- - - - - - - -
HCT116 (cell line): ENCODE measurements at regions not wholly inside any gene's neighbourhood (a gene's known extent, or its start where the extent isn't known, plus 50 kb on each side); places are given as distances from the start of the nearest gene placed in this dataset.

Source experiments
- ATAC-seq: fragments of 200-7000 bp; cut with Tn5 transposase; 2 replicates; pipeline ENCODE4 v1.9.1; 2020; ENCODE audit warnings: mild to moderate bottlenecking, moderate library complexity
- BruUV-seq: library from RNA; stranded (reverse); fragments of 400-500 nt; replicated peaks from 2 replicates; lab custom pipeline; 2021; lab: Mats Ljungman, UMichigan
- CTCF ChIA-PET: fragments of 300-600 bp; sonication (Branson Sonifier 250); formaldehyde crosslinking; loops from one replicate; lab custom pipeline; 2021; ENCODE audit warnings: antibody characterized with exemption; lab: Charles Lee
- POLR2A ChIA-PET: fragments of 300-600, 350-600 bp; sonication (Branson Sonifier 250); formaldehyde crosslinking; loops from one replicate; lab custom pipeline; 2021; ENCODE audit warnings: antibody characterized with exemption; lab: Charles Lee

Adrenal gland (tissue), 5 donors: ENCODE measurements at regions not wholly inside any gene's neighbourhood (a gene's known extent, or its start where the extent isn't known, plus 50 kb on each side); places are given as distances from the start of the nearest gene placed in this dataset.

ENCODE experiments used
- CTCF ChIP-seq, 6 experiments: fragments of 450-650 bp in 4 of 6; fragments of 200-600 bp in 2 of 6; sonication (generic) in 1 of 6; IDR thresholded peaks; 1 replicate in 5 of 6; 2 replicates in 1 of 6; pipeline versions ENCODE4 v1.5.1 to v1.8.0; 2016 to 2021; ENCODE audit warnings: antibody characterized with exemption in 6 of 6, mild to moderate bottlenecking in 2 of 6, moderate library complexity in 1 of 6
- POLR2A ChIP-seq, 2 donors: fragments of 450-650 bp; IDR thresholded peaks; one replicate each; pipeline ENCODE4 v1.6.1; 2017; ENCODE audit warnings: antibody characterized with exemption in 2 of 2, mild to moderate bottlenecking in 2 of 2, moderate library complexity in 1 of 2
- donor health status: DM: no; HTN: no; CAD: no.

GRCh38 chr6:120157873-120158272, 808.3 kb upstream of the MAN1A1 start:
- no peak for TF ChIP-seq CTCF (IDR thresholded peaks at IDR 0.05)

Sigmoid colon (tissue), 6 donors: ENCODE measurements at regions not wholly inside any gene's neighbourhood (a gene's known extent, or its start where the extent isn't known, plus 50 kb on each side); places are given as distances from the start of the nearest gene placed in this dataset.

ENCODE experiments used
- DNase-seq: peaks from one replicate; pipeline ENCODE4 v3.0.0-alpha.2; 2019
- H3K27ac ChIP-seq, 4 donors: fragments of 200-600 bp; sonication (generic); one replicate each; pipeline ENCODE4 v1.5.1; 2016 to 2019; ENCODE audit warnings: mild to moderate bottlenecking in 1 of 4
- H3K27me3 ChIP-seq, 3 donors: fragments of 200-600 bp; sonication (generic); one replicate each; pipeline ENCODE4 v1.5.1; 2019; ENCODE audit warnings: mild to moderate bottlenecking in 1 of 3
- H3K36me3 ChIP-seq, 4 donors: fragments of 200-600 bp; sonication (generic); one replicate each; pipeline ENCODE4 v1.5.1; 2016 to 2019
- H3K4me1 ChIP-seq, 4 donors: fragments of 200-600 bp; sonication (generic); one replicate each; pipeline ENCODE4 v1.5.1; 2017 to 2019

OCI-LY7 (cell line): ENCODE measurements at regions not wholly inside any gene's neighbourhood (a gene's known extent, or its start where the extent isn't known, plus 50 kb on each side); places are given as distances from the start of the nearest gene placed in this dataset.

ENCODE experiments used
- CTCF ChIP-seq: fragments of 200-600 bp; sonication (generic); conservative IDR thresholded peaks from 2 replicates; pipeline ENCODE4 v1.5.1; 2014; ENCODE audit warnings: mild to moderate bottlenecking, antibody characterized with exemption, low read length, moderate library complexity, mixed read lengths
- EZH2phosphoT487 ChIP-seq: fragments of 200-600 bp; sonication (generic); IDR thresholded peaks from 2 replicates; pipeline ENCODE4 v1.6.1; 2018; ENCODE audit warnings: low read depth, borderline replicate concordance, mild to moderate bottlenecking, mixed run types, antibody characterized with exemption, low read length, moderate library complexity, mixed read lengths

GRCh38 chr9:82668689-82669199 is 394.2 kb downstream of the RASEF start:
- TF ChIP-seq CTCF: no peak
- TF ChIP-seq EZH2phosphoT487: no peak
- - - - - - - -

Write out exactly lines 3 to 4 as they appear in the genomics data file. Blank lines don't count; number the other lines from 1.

- ATAC-seq: fragments of 200-7000 bp; cut with Tn5 transposase; 2 replicates; pipeline ENCODE4 v1.9.1; 2020; ENCODE audit warnings: mild to moderate bottlenecking, moderate library complexity
- BruUV-seq: library from RNA; stranded (reverse); fragments of 400-500 nt; replicated peaks from 2 replicates; lab custom pipeline; 2021; lab: Mats Ljungman, UMichigan